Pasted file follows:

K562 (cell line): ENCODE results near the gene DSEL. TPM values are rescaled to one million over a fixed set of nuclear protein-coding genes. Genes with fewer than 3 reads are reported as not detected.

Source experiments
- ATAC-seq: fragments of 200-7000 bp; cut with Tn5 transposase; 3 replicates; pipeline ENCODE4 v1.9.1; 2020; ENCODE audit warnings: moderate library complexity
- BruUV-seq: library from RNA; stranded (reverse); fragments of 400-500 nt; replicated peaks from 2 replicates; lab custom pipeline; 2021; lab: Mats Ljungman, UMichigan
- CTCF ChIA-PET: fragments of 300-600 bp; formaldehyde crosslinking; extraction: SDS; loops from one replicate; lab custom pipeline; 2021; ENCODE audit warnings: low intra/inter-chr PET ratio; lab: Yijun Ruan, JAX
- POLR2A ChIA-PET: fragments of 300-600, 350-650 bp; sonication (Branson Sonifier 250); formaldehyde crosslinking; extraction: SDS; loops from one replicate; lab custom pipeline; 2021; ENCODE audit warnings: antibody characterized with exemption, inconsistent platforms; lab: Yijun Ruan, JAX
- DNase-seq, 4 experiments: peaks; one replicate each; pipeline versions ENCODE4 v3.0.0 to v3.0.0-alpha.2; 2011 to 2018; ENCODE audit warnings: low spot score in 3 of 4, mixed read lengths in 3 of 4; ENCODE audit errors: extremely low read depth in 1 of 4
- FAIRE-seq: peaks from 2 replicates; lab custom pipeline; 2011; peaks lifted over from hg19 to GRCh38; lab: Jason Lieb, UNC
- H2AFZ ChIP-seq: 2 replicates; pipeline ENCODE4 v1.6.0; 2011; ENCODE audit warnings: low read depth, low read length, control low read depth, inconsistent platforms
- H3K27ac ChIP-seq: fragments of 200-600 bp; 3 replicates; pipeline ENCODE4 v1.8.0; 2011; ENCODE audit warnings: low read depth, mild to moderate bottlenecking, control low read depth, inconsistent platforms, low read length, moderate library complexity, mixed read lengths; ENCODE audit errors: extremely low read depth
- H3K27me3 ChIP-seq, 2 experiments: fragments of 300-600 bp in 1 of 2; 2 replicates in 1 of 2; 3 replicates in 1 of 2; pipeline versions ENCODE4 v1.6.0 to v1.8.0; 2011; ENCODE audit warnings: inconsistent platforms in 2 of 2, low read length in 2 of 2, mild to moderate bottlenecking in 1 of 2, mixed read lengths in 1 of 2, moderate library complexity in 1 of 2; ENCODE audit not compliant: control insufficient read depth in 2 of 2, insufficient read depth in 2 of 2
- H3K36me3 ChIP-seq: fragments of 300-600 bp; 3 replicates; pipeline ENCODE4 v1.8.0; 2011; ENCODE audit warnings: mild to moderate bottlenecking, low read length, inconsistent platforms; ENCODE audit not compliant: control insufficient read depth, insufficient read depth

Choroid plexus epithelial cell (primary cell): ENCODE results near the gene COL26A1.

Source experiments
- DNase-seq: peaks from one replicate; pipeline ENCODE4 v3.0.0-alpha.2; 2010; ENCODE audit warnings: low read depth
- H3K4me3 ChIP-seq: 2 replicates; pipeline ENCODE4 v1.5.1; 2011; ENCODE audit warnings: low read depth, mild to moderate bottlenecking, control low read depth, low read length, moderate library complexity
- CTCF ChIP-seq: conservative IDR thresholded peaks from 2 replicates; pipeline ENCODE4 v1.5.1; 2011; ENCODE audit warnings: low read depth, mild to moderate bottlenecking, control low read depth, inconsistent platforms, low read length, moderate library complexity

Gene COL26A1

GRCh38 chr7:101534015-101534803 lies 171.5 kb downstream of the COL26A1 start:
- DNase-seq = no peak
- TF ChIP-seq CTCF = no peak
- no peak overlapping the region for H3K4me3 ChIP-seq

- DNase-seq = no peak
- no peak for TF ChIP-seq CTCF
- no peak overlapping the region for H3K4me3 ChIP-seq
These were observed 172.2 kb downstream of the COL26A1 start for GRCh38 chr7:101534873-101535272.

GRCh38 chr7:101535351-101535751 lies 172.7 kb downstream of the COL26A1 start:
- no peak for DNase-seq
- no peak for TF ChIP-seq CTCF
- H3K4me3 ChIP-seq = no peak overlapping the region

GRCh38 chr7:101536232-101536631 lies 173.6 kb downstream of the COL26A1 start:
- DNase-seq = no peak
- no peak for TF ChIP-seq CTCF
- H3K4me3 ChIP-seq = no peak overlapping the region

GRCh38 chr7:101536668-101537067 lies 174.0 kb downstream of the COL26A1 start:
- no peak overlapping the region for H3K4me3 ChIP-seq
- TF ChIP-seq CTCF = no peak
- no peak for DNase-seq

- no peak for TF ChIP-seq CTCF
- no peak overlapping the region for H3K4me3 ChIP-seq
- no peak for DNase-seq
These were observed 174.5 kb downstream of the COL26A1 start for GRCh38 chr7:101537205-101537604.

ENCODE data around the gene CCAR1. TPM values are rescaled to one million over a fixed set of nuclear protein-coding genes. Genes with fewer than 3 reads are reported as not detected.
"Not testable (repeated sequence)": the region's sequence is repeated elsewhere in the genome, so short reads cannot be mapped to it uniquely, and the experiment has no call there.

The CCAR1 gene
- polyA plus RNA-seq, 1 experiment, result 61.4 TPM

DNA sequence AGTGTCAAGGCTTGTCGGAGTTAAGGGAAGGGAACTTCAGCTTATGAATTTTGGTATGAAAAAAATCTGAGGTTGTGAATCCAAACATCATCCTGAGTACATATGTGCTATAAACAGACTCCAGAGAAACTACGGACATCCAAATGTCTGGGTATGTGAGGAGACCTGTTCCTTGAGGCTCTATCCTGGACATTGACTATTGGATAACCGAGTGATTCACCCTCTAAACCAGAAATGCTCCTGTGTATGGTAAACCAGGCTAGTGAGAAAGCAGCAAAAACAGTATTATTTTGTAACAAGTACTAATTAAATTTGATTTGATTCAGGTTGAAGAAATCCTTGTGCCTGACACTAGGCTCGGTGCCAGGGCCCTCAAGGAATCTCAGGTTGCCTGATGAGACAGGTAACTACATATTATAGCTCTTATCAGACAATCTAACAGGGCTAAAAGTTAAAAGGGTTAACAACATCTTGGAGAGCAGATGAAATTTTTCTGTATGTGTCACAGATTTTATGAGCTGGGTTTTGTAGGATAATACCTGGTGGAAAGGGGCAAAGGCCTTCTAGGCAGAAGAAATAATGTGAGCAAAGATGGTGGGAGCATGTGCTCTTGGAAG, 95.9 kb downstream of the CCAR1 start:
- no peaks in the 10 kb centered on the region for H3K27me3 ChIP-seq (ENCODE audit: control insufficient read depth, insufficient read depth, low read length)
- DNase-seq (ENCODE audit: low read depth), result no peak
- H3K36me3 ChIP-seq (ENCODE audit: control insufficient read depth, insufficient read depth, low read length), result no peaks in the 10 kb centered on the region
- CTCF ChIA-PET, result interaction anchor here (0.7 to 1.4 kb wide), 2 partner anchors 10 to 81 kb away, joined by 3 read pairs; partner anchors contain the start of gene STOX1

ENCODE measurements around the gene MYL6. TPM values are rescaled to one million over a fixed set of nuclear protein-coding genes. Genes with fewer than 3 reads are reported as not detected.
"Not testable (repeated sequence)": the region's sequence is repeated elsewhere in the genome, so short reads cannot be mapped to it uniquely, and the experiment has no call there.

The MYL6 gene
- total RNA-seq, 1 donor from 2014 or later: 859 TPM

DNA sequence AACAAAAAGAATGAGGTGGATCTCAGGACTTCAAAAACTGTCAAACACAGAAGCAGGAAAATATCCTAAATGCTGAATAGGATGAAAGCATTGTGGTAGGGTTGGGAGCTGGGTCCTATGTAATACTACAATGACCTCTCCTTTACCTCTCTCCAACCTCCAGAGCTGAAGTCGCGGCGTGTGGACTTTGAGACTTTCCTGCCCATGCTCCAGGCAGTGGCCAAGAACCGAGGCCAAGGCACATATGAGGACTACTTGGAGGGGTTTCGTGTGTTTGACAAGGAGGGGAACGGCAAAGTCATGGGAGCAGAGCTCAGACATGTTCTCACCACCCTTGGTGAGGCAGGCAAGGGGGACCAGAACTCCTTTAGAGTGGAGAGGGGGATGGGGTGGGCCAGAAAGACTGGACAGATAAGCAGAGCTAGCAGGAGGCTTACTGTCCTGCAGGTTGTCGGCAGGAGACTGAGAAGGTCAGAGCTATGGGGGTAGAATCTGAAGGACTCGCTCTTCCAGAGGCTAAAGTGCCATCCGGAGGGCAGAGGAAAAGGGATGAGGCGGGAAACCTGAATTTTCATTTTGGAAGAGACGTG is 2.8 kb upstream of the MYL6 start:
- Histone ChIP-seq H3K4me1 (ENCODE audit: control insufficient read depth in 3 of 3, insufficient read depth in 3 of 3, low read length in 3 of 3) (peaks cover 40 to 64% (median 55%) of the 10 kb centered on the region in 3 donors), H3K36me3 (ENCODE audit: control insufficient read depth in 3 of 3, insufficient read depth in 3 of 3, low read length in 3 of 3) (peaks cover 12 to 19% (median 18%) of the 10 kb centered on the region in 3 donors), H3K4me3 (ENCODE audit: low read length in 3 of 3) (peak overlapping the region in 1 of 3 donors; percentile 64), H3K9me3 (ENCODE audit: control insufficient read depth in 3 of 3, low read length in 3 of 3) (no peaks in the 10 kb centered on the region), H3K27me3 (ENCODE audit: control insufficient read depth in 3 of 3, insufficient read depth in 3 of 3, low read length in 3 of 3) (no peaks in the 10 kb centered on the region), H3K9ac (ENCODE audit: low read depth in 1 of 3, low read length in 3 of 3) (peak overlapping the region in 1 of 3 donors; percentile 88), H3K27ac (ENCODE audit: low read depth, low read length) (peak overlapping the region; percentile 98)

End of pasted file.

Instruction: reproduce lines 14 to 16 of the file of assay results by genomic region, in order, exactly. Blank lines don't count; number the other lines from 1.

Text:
Source experiments
- DNase-seq: peaks from one replicate; pipeline ENCODE4 v3.0.0-alpha.2; 2010; ENCODE audit warnings: low read depth
- H3K4me3 ChIP-seq: 2 replicates; pipeline ENCODE4 v1.5.1; 2011; ENCODE audit warnings: low read depth, mild to moderate bottlenecking, control low read depth, low read length, moderate library complexity